“It is.”
“OK. You need to listen carefully. It’s not out, so he definitely won’t be getting you it, because it doesn’t exist yet.”
“It is.”
I checked. Twice, because her certainty can sometimes have you doubting all powers of recollection and literacy.
“I’m sorry, sweetheart, it’s not out yet. But you can get it as soon as it is.”
“What do you mean, no?”
“It is out.”
“I don’t know what else to say.”
“You don’t need to say anything Mummy, because my teacher said it wasn’t in the cinema anymore so it must be out on DVD. Last year Nativity 2 was, and Uncle Mark bought me it for Christmas, so he must be getting me Nativity 3 for Christmas this year because it’s out.”
“But it’s not out.”
“It is.”

At this point, I realised I was locked in an argument with a PWS teenager, where black is white and there is bugger all you can do about it. 

The tears came (hers, not mine, but I was tempted). I listened as she sobbed, and theorised, and insisted, and tied herself up in knots. At one point, she pronounced that Nativity 1 and 2 were going in the bin. This was followed up with the unexpected escalation of “I don’t like my teacher because she got it wrong and I don’t like my school because that’s where she got it wrong.” This crappy second sequel in a crappy series of crappy, cheap, Christmas films had turned into a huge emotional issue for her, as inconsequential things sometimes do.

So I wrangled her into the shower, washed and dried her hair (a tried and tested technique for moments like this, as the ‘discussion’ has to stop because the sound of the dryer is too loud). She calmed down as I helped her get ready for bed and gave her her hot chocolate.

It was all over. Sometimes, shutting the stable door after the horse has bolted is all you can do. No, wait, after the donkey, after the donkey has bolted. Dude.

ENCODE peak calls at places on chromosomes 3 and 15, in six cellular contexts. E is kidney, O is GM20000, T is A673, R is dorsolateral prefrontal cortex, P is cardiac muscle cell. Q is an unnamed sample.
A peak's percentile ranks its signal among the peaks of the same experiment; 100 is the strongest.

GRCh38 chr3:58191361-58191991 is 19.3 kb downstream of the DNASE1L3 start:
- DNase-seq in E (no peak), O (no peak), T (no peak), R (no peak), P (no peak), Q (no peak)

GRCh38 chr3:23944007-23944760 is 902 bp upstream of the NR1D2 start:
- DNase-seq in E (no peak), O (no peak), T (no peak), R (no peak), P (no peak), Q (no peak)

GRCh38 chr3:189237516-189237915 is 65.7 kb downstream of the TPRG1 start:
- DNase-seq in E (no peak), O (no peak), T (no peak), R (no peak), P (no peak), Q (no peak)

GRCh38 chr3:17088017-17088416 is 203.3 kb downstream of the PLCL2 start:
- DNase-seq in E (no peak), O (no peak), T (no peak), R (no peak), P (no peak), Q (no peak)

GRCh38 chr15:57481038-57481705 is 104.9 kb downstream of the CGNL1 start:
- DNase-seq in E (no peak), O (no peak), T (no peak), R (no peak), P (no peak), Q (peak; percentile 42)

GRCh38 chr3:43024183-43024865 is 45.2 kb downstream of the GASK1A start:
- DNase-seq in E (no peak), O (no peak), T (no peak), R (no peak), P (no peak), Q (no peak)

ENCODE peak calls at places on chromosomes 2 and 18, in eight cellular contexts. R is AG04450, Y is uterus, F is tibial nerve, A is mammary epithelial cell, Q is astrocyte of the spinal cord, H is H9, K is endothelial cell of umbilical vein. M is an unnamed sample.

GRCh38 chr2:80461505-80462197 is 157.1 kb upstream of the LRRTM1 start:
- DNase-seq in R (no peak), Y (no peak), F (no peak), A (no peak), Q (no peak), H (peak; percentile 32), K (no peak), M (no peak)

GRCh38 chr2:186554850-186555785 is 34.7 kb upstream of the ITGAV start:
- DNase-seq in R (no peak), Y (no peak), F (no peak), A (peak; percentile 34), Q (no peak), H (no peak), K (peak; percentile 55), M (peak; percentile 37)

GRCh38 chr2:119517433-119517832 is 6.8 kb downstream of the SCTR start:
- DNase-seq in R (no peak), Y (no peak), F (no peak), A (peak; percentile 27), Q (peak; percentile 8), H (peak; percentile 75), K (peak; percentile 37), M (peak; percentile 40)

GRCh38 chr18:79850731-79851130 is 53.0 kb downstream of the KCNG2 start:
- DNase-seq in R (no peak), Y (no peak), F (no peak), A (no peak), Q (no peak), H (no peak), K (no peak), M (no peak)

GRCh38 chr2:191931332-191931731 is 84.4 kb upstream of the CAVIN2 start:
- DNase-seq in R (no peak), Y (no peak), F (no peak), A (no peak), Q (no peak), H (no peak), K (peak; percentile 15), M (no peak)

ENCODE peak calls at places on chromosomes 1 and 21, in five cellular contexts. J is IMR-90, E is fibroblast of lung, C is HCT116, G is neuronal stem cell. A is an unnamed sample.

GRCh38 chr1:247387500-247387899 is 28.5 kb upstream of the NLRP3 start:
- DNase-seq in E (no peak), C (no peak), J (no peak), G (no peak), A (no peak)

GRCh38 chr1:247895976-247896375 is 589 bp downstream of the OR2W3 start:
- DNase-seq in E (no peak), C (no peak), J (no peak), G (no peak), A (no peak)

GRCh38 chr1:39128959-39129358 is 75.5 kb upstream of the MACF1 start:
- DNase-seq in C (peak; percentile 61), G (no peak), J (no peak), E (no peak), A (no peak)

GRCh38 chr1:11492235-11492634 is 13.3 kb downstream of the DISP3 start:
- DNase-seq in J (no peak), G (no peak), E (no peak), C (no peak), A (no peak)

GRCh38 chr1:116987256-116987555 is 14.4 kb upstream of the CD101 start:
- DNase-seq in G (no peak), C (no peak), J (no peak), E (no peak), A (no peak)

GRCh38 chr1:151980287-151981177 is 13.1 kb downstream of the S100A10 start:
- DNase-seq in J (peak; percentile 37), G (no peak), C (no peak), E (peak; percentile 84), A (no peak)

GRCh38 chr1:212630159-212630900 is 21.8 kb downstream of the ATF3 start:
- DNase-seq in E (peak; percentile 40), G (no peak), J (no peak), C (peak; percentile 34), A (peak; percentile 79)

Video Is Small Faces - Donkey Rides, A Penny, A Glass

Saturday, 6 December 2014


"Can we line up all the people with Prader-Willi?” my daughter asked, tugging at my sleeve.

“Line them up?” I visualised a Usual Suspects police mugshot-type scenario. “Do you mean take a group photo?”


So we did. The lining up consisted more of a coralling them into a haphazard, higgledy piggledy crowd, with Santa at the centre. It may or may not have been the real Father Christmas. 

Today’s party was a festive get-together organised by parents and the Prader-Willi Syndrome Association, held in a Mormon Church Hall. The church has kindly hosted the event for the past couple of years. The same white-haired Mormon elder as last year did a Clark Kent and vanished shortly before an American-accented Santa appeared. The kids didn’t seem to twig that he only came from the North Pole if the North Pole is ever so slightly north of the centre of Salt Lake City. ‘Santa’ also put his big black wellies in it, when he said to a young lad with PWS who was wearing a roast turkey hat: “You're going to make us all hungry, looking at that!” It was a PWS party. You know, the syndrome where people never physically feel full up. Trust me, Santa, buddy, they don't need a hat to make them feel hungry.

There was a cartoon character theme to today’s do. Most people dug out Spiderman T-shirts, or Frozen dresses. Spectacularly, one mum and daughter came as The Queen of Hearts and Alice In Wonderland. There were a few onesies, and a snowman. We had couple of tantrums, some umming and yumming over the tasty, healthy lunch, loads of sticking and glueing on the Make Your Own Christmas Cards table, and various levels of dancing, from half-hearted to seriously wild.

I love these get-togethers.

The icing on the cake, or rather the pineapple on top of the sugar-free jelly, was a special goodbye from a gorgeous little red-haired girl.

Solemnly shy when she’d arrived, she’d lost her initial bashfullness and latched on to my daughter. My teenager had happily mothered her, allowing her to sit on her lap, holding on to her tiny hand as they stood swaying on the dance floor. I’d watched them, grinning, remembering my daughter cuddling her as a baby, just a couple of summers ago. Here they were again, two beautiful girls, with the same missing slither of a tiny chromosome. One tiny, one 4ft 10 and a half inches tall. Happy to buddy up.

And now, my daughter’s rediscovered friend had pottered over to me on her own as I was gathering together our coats and bags. She took my hand, and started to chat, excitedly. I had to crouch down to hear her, ignoring the strains of Let It Go coming out of the disco speakers. (I also ignored my son, in my periphery vision, bending down and miming farts in a daring reinterpretation of the song’s lyrics. At least I hope he was miming).

She told me she’d just kissed my daughter on the cheek. And then she beamed and did the same to me. It was a little smacker I'll treasure.

Song is The Autumn Stones - New Kiss